As co-founder of a startup, I am constantly juggling my priorities to focus on the initiatives that will help our company grow as fast as possible.

As we scale, I think about things with a 10X mindset, laid out by Grant Cardone in his book The 10X Rule: The Only Difference Between Success and Failure. It provides an awesome blueprint for how leaders can rise above to take "massive action" instead of behaving like everybody else and settling for average results.

To apply this mindset, every time you have to make a hard decision, ask yourself this question:

Is this going to propel the company, person, or project by a factor of 10?

Once you've found your next big 10X thing, then double down. If you know that this is a game-changing "massive action" that will drive significant results for your business, it requires 2,000 percent of your time, energy, and focus.

In other words, don't be afraid to bet big on something you really believe in. It will be worth your investment if it delivers 10X the results.

Here are five examples of initiatives that can drive a 10X return on investment.

1. Hiring an executive.

Let's say you want to hire a board member who is going to have voting rights, take time out of your day, and become a significant player for your organization. Before hiring this person, simply ask them:

How will you add 10X value by being part of the board?

Likewise, if you are hiring an executive or C-level person, ask how they will move the needle of their function by 10X. For example, what are their big ideas of what can grow your business and take it to the next level?

2. Hugging your partners.

Accurately prioritizing your partners can have a 10X return on investment. The key is figuring out which partners will drive the most success.

Big brand names such as Coca-Cola, Apple, Salesforce, and Oracle are just a few examples of companies that have achieved big growth in the past decade by relying on a partner ecosystem.

If done right, extending your partner ecosystem is a 10X idea that can drive customer adoption, stickiness, and an entire industry emerging in your backyard.

When done wrong, it's just PR and a lack of commitment to becoming a big company in the long run.

3. Making big moves.

Many startups and early-stage companies arrive at a point when they need to pivot your product strategy and figure out which way to go.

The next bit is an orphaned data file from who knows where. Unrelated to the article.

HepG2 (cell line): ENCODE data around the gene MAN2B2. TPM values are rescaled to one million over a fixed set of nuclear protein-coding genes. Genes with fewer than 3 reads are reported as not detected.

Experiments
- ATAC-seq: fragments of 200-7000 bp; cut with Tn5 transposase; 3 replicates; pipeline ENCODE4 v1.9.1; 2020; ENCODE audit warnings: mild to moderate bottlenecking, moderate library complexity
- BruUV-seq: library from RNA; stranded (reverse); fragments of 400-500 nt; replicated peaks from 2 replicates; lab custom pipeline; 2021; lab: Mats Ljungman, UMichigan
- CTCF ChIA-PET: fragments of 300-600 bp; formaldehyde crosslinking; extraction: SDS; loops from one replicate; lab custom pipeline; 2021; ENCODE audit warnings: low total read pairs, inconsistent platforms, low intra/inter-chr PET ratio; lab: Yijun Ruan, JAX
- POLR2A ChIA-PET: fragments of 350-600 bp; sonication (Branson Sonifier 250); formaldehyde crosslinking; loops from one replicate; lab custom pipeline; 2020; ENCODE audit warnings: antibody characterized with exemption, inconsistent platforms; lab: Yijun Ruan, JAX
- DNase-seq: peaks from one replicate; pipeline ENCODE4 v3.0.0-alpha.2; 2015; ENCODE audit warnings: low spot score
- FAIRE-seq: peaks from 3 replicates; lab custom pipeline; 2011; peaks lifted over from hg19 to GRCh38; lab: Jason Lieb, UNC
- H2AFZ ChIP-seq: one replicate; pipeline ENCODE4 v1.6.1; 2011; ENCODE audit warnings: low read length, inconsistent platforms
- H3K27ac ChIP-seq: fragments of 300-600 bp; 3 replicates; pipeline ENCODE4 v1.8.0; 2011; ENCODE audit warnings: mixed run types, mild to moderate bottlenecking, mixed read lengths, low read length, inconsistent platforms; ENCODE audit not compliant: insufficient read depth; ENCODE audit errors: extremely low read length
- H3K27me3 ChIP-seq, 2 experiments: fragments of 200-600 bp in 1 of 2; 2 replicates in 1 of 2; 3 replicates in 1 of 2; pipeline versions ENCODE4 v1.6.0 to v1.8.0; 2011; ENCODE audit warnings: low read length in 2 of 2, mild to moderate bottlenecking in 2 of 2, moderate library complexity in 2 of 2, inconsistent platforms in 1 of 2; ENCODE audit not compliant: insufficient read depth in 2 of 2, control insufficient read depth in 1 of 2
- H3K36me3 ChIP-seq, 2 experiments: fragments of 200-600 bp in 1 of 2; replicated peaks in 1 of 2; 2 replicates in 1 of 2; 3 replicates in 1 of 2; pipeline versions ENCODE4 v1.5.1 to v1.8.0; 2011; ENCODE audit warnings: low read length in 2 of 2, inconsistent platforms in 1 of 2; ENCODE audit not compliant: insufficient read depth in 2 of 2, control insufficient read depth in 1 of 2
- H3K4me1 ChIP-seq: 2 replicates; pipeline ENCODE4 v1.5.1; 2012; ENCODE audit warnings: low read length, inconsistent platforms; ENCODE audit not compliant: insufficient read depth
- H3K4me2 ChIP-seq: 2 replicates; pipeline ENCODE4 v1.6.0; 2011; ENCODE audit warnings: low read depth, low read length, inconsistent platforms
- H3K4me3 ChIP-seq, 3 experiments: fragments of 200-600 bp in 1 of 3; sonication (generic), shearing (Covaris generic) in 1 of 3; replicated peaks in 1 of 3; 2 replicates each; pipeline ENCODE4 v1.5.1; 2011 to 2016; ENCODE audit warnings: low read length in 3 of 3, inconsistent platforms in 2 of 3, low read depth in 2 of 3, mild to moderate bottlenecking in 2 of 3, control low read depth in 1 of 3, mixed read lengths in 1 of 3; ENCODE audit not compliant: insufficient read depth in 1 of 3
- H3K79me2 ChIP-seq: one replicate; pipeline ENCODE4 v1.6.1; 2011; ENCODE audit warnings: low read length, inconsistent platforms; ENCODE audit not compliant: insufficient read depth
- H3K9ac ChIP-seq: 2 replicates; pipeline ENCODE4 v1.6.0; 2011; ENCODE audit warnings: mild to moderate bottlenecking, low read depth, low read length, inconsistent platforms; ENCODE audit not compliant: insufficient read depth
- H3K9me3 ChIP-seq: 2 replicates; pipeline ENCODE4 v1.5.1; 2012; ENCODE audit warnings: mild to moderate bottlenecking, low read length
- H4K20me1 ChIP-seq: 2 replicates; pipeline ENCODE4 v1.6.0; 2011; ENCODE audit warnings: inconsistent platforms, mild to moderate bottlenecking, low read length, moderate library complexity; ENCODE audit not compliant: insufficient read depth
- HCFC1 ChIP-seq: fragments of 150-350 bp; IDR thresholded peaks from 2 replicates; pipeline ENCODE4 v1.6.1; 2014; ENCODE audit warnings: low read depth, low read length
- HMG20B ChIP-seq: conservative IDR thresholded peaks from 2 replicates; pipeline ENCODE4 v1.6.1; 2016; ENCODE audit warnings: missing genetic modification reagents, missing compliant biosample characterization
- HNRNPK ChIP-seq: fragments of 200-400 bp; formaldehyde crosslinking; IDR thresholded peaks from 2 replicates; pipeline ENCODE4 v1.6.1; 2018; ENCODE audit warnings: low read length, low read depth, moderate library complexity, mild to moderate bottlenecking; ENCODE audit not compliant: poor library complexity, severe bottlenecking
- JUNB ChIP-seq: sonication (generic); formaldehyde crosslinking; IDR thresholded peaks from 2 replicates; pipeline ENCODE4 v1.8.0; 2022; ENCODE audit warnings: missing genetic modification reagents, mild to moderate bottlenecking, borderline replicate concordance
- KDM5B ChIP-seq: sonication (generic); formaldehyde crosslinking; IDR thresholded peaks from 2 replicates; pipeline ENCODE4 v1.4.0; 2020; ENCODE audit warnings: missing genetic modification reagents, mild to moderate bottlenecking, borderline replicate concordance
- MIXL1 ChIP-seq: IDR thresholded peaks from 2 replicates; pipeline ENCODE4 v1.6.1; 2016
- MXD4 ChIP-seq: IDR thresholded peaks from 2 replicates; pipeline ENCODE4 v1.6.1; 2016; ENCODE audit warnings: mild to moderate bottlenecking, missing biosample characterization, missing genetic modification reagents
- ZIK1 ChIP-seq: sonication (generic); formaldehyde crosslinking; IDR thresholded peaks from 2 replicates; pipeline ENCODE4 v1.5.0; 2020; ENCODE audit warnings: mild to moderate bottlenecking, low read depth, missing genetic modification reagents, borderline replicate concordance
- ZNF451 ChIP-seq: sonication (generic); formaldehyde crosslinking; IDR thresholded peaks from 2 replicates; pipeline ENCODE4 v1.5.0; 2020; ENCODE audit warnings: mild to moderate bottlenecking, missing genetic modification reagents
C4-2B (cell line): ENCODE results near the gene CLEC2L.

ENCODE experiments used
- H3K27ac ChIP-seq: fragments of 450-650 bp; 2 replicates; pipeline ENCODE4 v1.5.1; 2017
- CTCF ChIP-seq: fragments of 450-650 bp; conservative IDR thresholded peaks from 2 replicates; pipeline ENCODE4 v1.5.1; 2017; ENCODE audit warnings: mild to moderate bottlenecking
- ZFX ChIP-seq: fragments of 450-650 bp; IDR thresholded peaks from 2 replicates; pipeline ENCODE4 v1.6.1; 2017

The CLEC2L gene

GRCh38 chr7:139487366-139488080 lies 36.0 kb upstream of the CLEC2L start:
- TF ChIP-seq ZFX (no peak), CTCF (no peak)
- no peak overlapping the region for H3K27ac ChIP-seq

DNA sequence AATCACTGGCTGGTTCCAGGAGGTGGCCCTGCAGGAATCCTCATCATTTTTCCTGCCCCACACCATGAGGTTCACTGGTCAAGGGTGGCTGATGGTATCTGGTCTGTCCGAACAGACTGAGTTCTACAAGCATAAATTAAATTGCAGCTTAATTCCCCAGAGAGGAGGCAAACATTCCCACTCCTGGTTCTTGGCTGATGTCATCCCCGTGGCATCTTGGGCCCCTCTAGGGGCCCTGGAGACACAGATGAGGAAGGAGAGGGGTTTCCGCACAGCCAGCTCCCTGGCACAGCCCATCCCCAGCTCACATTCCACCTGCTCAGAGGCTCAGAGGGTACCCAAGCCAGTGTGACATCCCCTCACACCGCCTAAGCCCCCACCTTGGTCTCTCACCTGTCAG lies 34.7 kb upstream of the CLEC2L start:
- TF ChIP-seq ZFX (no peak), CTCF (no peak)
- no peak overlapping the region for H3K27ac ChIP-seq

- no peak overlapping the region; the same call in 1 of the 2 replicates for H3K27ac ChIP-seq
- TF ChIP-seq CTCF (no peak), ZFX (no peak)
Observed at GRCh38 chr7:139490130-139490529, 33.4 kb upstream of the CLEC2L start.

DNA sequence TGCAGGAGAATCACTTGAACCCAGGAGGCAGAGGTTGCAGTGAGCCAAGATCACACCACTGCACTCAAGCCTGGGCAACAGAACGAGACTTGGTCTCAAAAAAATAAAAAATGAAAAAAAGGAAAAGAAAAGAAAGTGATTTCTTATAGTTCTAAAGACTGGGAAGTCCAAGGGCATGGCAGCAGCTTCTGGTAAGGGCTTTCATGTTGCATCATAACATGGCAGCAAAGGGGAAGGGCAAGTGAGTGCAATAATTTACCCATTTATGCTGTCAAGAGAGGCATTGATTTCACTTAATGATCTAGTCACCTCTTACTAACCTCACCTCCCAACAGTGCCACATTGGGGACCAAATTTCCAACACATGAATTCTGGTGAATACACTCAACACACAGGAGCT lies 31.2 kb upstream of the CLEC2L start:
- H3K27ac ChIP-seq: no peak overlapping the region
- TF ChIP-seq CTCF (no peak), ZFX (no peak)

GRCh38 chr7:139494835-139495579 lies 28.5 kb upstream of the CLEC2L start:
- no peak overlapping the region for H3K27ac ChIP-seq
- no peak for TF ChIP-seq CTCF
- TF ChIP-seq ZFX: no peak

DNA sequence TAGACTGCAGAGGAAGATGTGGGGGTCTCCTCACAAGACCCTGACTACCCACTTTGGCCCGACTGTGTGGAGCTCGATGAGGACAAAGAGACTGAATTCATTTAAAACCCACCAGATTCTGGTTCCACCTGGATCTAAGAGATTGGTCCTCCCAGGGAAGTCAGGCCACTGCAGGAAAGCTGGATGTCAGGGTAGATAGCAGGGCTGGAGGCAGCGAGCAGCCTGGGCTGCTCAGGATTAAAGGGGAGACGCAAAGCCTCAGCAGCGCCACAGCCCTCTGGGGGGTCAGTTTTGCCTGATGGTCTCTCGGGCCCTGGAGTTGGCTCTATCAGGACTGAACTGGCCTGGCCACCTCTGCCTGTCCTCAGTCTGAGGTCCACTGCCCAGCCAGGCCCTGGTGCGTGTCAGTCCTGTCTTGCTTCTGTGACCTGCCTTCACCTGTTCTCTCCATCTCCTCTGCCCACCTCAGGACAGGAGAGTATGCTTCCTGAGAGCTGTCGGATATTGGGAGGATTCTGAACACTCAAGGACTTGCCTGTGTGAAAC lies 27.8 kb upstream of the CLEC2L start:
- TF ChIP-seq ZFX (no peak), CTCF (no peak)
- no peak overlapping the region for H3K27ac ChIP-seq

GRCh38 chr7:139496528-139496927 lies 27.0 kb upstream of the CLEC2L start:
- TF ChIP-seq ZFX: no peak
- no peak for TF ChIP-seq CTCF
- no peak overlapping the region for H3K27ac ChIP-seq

I call this the "big move" idea. Big moves are what separate good companies from great ones.

When making a big move, the idea must appeal to the human nature of challenging the status quo and changing our lives (both at work and at home) for the better.

Other ideas, such as high-priority feature requests, should be bucketed into what I like to call "rolling thunder." Certainly, these are important too, even if they aren't likely to deliver a 10X return.

4. Delighting your customers.

It goes without saying that if you don't have revenue-generating customers, then your business is on thin ice. The answer to whether you're on the right track comes from customers who pay you. It's that simple.

What's amazing is that each customer can help bring in new customers, and if we do our jobs right to delight our customers, then we can experience 10X customer growth.

For example, if you successfully identify the market segment to go after, you can create vibrant stories (i.e., case studies, testimonials, content) that can be shared with like-minded future customers, driving the opportunity for 10X growth.

5. Going big to 10X everything.

To be clear, the 10X rule is not necessarily about a revenue goal. It could be applied to happiness, quality of content or relationships, impact on your brand, or excitement in the company you're planning to launch.

The 10X rule is all about aligning your priorities, and assessing whether the impact of your move, if not entirely measurable, can potentially be game-changing.